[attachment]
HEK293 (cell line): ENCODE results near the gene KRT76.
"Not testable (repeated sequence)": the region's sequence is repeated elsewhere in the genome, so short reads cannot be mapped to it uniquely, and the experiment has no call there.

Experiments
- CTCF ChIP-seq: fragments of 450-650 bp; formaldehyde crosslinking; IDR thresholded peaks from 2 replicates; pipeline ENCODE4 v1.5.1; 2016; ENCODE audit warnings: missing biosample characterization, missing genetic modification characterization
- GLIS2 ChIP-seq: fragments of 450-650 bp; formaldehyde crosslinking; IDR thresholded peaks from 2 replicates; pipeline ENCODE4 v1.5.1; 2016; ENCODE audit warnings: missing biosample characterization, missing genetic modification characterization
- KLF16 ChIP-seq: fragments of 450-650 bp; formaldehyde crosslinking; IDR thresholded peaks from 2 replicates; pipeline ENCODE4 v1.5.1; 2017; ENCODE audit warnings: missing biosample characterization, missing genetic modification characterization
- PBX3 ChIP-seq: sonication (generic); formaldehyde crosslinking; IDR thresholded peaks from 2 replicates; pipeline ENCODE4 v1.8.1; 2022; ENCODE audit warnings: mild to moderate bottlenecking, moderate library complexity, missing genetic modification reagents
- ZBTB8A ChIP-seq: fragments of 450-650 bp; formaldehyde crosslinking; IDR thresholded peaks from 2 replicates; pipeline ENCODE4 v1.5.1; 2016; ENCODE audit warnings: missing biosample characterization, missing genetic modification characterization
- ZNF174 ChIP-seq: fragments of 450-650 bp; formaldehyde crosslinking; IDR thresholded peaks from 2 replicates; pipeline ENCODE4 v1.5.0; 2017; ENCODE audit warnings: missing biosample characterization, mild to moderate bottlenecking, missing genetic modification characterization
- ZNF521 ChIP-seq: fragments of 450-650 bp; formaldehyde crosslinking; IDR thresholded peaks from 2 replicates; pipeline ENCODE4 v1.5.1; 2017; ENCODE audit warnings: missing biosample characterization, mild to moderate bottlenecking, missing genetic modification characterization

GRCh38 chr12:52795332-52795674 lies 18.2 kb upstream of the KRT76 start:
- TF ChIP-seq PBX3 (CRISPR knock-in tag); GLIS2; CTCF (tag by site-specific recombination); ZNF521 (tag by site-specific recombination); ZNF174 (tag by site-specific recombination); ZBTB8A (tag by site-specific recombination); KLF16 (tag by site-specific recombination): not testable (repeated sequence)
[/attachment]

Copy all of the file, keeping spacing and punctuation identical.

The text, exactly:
HEK293 (cell line): ENCODE results near the gene KRT76.
"Not testable (repeated sequence)": the region's sequence is repeated elsewhere in the genome, so short reads cannot be mapped to it uniquely, and the experiment has no call there.

Experiments
- CTCF ChIP-seq: fragments of 450-650 bp; formaldehyde crosslinking; IDR thresholded peaks from 2 replicates; pipeline ENCODE4 v1.5.1; 2016; ENCODE audit warnings: missing biosample characterization, missing genetic modification characterization
- GLIS2 ChIP-seq: fragments of 450-650 bp; formaldehyde crosslinking; IDR thresholded peaks from 2 replicates; pipeline ENCODE4 v1.5.1; 2016; ENCODE audit warnings: missing biosample characterization, missing genetic modification characterization
- KLF16 ChIP-seq: fragments of 450-650 bp; formaldehyde crosslinking; IDR thresholded peaks from 2 replicates; pipeline ENCODE4 v1.5.1; 2017; ENCODE audit warnings: missing biosample characterization, missing genetic modification characterization
- PBX3 ChIP-seq: sonication (generic); formaldehyde crosslinking; IDR thresholded peaks from 2 replicates; pipeline ENCODE4 v1.8.1; 2022; ENCODE audit warnings: mild to moderate bottlenecking, moderate library complexity, missing genetic modification reagents
- ZBTB8A ChIP-seq: fragments of 450-650 bp; formaldehyde crosslinking; IDR thresholded peaks from 2 replicates; pipeline ENCODE4 v1.5.1; 2016; ENCODE audit warnings: missing biosample characterization, missing genetic modification characterization
- ZNF174 ChIP-seq: fragments of 450-650 bp; formaldehyde crosslinking; IDR thresholded peaks from 2 replicates; pipeline ENCODE4 v1.5.0; 2017; ENCODE audit warnings: missing biosample characterization, mild to moderate bottlenecking, missing genetic modification characterization
- ZNF521 ChIP-seq: fragments of 450-650 bp; formaldehyde crosslinking; IDR thresholded peaks from 2 replicates; pipeline ENCODE4 v1.5.1; 2017; ENCODE audit warnings: missing biosample characterization, mild to moderate bottlenecking, missing genetic modification characterization

GRCh38 chr12:52795332-52795674 lies 18.2 kb upstream of the KRT76 start:
- TF ChIP-seq PBX3 (CRISPR knock-in tag); GLIS2; CTCF (tag by site-specific recombination); ZNF521 (tag by site-specific recombination); ZNF174 (tag by site-specific recombination); ZBTB8A (tag by site-specific recombination); KLF16 (tag by site-specific recombination): not testable (repeated sequence)